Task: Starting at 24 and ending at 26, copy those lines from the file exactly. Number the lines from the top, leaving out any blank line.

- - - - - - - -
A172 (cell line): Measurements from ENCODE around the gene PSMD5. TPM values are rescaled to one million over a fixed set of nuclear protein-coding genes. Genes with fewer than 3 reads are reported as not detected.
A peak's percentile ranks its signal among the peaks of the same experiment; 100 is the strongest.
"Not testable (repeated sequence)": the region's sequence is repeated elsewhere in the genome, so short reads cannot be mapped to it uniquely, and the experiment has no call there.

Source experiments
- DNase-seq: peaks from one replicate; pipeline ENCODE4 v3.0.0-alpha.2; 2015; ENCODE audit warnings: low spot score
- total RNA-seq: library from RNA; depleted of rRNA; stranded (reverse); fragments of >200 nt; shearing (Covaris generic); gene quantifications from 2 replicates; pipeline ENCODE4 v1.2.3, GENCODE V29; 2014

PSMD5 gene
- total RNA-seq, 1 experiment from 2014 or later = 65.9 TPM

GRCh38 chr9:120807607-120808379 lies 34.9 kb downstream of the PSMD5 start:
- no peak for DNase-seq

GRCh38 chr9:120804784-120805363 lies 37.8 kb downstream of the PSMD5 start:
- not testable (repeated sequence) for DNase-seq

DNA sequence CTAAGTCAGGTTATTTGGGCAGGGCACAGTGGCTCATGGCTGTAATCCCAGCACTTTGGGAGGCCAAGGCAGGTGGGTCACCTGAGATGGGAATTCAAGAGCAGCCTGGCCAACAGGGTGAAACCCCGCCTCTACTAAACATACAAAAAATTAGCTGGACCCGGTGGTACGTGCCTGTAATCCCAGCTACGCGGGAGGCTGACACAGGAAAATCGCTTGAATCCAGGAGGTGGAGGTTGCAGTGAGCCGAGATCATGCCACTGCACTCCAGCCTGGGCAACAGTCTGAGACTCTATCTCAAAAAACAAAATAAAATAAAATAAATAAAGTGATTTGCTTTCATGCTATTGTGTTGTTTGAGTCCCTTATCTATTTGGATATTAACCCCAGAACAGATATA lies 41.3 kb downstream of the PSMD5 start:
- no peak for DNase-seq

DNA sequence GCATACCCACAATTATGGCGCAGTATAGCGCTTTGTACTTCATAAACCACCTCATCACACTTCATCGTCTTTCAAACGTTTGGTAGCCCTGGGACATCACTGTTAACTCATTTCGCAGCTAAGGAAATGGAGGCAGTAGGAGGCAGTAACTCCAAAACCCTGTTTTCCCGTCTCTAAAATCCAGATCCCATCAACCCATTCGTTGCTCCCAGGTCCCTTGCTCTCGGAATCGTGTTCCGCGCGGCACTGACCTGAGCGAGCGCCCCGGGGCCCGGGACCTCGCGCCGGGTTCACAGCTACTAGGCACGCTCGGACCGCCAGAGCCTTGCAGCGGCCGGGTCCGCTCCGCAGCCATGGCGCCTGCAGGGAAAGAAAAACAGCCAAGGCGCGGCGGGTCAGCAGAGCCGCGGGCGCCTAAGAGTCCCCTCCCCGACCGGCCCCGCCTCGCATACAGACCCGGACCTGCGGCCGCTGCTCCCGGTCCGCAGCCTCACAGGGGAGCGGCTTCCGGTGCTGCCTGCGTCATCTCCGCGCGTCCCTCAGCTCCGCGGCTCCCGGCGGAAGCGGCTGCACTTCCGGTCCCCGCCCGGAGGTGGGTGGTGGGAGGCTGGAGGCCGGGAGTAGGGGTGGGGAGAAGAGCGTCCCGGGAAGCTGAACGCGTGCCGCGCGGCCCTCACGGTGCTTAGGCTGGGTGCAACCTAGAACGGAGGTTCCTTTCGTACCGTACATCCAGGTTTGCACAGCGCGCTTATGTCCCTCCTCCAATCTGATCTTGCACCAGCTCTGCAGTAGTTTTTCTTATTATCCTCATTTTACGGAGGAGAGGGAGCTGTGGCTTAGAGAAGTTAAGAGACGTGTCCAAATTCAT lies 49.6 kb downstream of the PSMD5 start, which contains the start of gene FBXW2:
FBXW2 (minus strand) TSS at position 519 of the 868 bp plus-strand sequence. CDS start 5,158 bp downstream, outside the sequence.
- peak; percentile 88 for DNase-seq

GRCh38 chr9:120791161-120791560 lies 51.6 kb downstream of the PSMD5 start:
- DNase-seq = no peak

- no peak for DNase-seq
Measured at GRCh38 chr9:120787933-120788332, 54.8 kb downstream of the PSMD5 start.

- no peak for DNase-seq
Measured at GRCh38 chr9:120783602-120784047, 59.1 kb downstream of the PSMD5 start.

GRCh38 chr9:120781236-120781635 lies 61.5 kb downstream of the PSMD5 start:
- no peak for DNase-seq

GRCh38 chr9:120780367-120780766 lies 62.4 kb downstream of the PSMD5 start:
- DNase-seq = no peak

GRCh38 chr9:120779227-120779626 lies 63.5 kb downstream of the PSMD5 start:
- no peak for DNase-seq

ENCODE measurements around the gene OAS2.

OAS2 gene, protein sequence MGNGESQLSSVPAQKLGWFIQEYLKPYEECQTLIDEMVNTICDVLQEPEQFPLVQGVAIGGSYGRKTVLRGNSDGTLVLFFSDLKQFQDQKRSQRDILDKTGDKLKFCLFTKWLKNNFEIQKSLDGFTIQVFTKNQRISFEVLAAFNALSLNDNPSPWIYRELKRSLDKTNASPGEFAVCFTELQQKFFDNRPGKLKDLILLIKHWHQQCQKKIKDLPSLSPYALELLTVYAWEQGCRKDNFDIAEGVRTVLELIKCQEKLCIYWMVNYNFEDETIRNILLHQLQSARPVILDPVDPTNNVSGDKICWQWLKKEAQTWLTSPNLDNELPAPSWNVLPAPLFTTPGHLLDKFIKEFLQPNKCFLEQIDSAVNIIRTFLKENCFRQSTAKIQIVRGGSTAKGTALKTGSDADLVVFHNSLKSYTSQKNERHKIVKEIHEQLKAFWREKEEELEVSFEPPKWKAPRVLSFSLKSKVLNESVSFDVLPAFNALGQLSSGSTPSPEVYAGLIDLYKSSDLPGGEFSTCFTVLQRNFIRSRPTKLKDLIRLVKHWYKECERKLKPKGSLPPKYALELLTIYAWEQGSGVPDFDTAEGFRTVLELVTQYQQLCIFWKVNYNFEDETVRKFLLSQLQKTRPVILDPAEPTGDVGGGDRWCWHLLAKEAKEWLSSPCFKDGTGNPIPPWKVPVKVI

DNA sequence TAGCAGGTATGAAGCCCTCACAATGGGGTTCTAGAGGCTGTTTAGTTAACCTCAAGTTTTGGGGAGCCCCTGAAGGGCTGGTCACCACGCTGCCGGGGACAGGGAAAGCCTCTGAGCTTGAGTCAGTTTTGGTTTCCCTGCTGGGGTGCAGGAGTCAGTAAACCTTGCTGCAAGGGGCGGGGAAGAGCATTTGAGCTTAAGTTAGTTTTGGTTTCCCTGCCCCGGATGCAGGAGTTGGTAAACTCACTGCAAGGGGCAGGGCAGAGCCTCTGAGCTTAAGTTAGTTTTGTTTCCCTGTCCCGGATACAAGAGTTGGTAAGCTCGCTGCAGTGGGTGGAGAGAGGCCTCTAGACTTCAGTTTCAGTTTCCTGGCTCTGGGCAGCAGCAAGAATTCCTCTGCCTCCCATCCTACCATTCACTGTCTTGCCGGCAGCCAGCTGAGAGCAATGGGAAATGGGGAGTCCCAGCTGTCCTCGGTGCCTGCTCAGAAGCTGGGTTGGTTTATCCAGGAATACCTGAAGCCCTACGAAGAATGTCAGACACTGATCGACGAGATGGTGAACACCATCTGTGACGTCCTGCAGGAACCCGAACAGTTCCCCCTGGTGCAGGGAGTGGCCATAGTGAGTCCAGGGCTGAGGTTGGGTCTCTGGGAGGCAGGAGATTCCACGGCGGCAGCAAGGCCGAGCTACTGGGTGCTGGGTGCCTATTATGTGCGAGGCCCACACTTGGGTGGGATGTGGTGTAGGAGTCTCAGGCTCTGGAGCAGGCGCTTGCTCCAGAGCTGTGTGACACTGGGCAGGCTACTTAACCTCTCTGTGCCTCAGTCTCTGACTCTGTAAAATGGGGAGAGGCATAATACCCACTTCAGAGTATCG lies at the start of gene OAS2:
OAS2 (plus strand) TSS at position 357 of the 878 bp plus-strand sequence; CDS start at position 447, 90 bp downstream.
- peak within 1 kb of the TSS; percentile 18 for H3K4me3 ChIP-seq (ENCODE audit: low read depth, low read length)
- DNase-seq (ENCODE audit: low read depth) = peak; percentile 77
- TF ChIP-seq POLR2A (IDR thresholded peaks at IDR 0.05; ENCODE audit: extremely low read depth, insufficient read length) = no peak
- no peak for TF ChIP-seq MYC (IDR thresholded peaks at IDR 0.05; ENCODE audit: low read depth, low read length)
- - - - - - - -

GRCh38 chr9:120781236-120781635 lies 61.5 kb downstream of the PSMD5 start:
- no peak for DNase-seq

GRCh38 chr9:120780367-120780766 lies 62.4 kb downstream of the PSMD5 start: